They are also instructed to only take their staffs, and that if any town rejects them they ought to shake the dust off their feet as they leave, a gesture which some scholars think was meant as a contemptuous threat (Miller 26). Their carrying of just a staff is sometimes given as the reason for the use by Christian Bishops of a staff of office, in those denominations that believe they maintain an Apostolic Succession.


Monday, February 07, 2011


Syria (Arabic: سوريا ‎or سورية ), officially the Syrian Arab Republic (Arabic: الجمهورية العربية السورية ), is a country in the Middle East, bordering Lebanon to the west, Palestine to the southwest, Jordan to the south, Iraq to the east (see also: Iraq Maps), and Turkey to the north. The modern state of Syria attained independence from the French mandate of Syria in 1946, but can trace its historical roots to the fourth millennium BC; its capital city, Damascus, was the seat of the Umayyad Empire and a provincial capital of the Mamluk Empire.

Syria has a population of 19 million, of whom the majority are Arabic-speaking Sunni Muslims, as well as 16% other Muslim groups, including the Alawi, Shiite, and Druze, and 10% Christian.

Since 1963 the country has been governed by the Baath Party; the head of state since 1970 has been a member of the Assad family.

Syria's current President is Bashar al-Assad, son of Hafez al-Assad, who held office from 1970 until his death in 2000.

Historically, Syria has often been taken to include the territories of Lebanon, Israel and the Palestinian Territories, and parts of Jordan, but excluding the Jazira region in the north-east of the modern Syrian state. In this historic sense, the region is also known as Greater Syria or by the Arabic name Bilad al-Sham (بلاد الشام ). Since the Six-Day War in 1967, Israel administers the disputed Golan Heights to the southwest of the country; a dispute with Turkey over the Hatay Province has subsided.

The name Syria comes from the ancient Greek name for the former colonial territories of Assyria such as Canaan and Aram.

At the eastern end of the Mediterranean Sea between Egypt and Arabia to the south and Cilicia to the north, stretching inland to include Mesopotamia, and having an uncertain border to the northeast that Pliny the Elder describes as including from west to east Commagene, Sophene, and Adiabene, "formerly known as Assyria" (N.H. 5.66).


Friday, February 04, 2011

The Council for Secular Humanism

The Council for Secular Humanism (originally the Council for Democratic and Secular Humanism, or CODESH) is a secular humanist organization headquartered in Amherst, New York. In 1980 CODESH issued A Secular Humanist Declaration, an argument for and statement of belief in Democratic Secular Humanism. The Council for Secular Humanism does not call itself religious and has never claimed tax-exemption as a religious organization; instead it has an educational exemption.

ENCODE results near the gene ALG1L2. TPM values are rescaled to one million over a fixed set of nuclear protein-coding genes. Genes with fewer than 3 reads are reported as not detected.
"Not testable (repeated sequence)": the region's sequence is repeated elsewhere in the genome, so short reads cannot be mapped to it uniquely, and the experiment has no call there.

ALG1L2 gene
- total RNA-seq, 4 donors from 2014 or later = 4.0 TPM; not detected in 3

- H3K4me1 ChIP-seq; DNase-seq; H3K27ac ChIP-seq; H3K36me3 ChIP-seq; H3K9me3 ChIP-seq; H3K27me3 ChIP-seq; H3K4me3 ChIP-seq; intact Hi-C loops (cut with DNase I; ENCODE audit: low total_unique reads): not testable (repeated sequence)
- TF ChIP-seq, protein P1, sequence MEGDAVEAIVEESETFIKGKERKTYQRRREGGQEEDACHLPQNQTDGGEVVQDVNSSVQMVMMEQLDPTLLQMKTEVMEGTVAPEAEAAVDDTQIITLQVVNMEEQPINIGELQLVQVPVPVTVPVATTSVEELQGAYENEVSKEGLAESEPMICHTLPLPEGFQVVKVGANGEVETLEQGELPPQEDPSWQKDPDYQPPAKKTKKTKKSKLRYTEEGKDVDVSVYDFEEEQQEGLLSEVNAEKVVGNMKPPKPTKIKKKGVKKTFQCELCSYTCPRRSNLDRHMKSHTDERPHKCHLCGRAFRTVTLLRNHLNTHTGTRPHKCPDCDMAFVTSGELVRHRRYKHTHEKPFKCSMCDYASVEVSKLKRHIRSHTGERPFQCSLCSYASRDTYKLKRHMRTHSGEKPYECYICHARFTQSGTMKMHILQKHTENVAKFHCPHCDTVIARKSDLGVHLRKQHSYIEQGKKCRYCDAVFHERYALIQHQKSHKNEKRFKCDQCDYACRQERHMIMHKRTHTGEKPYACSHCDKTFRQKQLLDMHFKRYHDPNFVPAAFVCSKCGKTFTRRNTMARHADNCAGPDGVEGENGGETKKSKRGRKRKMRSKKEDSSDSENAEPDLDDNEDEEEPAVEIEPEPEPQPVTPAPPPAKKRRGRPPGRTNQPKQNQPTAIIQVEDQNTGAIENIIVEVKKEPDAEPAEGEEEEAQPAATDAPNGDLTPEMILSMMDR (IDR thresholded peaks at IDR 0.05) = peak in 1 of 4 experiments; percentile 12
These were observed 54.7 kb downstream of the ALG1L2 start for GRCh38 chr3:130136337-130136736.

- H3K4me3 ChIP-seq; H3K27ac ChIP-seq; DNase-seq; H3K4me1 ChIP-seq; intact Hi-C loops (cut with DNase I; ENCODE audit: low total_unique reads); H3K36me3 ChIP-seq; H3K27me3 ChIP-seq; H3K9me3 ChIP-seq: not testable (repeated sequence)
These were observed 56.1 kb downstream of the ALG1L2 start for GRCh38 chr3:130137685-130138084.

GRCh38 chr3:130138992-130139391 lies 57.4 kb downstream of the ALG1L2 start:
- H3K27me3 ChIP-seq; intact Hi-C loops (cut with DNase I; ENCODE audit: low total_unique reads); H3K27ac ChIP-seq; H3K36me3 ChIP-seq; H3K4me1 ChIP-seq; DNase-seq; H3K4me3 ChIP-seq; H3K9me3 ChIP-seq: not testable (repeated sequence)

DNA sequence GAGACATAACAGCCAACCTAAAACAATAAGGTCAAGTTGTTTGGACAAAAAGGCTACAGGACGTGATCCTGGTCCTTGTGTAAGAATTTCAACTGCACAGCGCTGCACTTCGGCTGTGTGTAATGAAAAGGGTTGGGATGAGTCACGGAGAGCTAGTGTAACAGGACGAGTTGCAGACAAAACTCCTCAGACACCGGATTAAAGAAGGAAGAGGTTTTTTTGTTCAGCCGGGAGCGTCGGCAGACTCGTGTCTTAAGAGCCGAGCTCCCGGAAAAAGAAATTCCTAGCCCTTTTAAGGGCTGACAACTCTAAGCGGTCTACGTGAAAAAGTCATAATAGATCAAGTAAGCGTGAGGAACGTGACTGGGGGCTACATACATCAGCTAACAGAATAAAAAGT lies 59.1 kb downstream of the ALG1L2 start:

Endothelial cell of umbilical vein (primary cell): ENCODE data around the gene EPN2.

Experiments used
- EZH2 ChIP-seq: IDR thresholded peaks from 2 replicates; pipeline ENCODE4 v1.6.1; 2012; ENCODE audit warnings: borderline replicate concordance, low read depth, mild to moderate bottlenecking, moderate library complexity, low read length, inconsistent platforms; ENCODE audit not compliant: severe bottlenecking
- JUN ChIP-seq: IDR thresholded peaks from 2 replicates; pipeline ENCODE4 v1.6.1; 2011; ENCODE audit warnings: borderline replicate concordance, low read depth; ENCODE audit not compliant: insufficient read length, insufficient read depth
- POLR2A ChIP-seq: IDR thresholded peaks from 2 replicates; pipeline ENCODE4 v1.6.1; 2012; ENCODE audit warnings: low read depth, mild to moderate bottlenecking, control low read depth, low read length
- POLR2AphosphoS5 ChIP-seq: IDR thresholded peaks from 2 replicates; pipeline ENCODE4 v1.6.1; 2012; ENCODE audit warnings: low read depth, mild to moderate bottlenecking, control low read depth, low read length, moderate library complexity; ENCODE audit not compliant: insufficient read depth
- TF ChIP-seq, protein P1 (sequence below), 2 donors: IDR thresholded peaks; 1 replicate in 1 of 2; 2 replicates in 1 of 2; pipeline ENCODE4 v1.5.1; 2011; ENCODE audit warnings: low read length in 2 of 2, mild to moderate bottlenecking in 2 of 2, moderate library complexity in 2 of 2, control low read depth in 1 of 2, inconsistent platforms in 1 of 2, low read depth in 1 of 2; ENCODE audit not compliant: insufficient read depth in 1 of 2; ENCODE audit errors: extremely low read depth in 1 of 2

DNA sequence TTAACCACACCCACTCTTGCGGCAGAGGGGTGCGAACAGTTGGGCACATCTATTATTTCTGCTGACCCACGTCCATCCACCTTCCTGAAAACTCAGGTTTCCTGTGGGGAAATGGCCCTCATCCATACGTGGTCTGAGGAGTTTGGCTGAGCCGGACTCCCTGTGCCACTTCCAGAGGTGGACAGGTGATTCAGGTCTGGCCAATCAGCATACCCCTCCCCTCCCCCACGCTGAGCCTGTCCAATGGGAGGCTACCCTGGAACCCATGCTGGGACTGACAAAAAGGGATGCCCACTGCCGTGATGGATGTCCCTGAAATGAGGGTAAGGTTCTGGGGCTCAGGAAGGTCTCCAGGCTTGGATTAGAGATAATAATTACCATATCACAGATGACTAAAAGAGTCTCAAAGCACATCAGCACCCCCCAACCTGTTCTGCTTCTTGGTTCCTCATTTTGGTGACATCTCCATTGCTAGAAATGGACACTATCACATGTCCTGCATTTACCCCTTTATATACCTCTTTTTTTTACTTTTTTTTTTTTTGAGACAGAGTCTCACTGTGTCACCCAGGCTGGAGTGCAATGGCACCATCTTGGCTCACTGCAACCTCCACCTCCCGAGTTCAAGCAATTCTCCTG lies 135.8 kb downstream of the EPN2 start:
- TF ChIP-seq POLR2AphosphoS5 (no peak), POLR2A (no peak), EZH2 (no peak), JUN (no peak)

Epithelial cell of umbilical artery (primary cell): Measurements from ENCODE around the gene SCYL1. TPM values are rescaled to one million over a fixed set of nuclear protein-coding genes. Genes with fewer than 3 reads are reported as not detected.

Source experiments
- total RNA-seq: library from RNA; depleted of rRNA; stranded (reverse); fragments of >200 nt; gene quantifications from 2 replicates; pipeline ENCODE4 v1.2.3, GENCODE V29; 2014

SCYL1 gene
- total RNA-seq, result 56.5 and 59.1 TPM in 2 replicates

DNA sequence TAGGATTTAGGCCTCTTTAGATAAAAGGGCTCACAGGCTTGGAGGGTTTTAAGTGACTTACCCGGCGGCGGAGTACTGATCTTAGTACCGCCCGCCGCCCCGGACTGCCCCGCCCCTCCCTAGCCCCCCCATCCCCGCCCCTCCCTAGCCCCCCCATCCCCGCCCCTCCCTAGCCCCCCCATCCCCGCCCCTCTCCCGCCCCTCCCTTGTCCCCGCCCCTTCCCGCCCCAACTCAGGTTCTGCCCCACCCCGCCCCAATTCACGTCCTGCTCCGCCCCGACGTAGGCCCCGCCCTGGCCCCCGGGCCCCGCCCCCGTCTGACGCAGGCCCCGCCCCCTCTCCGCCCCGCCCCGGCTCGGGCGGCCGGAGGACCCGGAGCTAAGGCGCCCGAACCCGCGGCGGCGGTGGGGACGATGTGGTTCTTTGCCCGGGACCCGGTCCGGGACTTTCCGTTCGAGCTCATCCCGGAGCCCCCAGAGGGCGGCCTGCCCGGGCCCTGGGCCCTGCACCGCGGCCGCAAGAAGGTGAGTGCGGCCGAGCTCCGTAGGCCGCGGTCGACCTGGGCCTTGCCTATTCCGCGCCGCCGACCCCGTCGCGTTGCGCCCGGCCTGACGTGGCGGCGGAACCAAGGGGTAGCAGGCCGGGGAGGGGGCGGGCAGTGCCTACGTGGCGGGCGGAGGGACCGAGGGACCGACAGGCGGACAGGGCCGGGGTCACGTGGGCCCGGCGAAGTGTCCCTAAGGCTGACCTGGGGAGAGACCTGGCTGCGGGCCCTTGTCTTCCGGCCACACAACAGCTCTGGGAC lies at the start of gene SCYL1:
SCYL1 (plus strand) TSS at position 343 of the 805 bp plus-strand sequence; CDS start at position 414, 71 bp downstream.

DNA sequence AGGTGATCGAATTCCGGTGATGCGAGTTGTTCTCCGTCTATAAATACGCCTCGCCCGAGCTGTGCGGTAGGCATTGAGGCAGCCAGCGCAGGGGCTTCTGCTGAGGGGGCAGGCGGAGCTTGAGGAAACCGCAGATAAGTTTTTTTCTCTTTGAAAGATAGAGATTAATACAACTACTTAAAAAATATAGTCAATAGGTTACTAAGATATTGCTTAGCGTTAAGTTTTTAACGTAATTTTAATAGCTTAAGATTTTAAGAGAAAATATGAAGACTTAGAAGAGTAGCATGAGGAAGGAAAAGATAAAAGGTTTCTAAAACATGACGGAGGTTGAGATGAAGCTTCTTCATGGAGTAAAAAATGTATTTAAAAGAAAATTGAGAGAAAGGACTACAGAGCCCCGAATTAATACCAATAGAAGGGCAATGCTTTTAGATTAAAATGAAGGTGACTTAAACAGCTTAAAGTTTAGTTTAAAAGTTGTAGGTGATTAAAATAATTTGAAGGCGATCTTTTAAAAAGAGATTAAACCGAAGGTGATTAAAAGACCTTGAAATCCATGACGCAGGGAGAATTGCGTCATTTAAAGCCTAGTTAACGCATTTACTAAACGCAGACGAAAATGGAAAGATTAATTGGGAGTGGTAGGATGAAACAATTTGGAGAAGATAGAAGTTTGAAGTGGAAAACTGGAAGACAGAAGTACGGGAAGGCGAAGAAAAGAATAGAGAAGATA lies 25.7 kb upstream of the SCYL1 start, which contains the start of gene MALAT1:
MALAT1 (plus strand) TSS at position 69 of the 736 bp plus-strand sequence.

The council made news in 2006 when Borders Group refused to carry the April-May issue of Free Inquiry in their Borders and Waldenbooks stores because of the magazine's publication of 4 cartoons that originally appeared in the Danish newspaper Jyllands-Posten and sparked violent worldwide Muslim protests, (The reason given by Borders for their decision was not sensitivity to religion but fear of illegal violence.) The Free Inquiry affair was reminiscent of a 1989 withdrawal of Salman Rushdie's novel The Satanic Verses by Waldenbooks and B. Dalton in the aftermath of a death sentence issued by Ayatollah Khomeini against the British author as well as the recent Everybody Draw Mohammad Day on May 20, 2010 which resulted in Indian Muslims asking the government to ban facebook.

The notion of secular humanism was the topic in a recent Washinton Post article by columnist Kathleen Parker:

All Roads Lead to Heaven? — Kathleen Parker Does Theology
What catches the attention of a columnist for The Washington Post? A recent column by Kathleen Parker indicates that theology has become a focus of national attention. Kathleen Parker used her column in The Washington Post to take on Franklin Graham and his belief that belief in Jesus Christ is the only way of salvation.

Edward Tabash-William Lane Craig Debate: "Secular Humanism vs. Christianity: Which One is True?"
February 8, 1999, Pepperdine University, Malibu, California, USA. Edward Tabash, a Beverly Hills attorney who is affiliated with the Council for Secular Humanism, takes on William Lane Craig, a Christian philosopher and Campus Crusade's full-time anti-atheist debater, arguing that Secular Humanism is preferable and more supported by the evidence than Christian Theism. Tabsh does his usual and emotional "God is a big meanie" routine while Craig took him down with ease. Even atheist Richard Carrier said "the rhetorical victory was Craig's.


Flagellation of Christ